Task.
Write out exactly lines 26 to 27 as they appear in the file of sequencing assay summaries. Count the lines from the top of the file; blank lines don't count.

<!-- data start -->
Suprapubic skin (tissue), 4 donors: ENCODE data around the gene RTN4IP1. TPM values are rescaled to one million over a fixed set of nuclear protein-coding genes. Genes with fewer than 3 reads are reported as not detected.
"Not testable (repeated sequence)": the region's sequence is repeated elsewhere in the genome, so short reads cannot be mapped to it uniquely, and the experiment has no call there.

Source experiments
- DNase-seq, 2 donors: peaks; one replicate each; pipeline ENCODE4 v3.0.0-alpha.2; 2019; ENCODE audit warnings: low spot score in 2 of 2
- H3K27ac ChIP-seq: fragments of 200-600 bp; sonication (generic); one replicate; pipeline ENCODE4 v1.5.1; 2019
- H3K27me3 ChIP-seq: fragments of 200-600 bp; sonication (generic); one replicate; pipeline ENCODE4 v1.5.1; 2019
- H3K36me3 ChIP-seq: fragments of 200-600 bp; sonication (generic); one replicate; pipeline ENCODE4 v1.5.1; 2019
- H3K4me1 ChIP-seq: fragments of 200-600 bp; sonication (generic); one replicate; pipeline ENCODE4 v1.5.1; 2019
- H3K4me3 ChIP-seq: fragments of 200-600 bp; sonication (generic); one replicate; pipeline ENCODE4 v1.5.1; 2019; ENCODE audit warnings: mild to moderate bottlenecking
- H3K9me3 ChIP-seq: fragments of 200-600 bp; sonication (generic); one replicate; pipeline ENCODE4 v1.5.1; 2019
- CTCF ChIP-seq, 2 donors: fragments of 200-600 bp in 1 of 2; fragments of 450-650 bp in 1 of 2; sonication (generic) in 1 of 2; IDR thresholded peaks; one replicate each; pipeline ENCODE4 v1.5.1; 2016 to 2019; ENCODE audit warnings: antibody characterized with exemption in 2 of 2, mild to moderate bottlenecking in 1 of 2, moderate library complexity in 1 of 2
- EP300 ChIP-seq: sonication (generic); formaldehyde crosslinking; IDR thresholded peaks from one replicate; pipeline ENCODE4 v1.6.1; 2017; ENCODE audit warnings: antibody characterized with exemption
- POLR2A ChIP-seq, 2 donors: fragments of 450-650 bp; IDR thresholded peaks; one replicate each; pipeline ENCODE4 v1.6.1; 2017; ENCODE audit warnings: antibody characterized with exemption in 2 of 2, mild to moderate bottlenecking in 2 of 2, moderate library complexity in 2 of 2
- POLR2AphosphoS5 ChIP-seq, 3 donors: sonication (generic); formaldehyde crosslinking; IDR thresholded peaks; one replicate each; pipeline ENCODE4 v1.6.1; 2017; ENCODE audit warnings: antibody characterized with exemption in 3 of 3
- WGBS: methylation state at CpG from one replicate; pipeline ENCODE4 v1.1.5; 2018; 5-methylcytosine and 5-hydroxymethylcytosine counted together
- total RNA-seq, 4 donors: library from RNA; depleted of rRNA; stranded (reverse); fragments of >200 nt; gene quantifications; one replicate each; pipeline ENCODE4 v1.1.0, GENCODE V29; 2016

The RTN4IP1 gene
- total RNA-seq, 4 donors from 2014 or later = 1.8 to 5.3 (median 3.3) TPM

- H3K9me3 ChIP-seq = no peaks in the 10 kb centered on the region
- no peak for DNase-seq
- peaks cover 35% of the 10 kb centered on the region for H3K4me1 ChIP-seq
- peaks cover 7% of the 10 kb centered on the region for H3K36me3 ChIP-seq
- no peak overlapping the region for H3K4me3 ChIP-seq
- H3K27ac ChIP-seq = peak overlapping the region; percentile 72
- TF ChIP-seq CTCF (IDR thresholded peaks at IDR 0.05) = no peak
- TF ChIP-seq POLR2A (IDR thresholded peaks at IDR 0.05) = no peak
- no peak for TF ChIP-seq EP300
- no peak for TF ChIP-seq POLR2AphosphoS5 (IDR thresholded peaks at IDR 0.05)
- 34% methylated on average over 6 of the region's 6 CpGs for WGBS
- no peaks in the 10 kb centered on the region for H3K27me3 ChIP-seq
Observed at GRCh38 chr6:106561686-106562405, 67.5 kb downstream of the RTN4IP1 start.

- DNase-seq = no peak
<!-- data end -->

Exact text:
- TF ChIP-seq POLR2A (IDR thresholded peaks at IDR 0.05) = no peak
- no peak for TF ChIP-seq EP300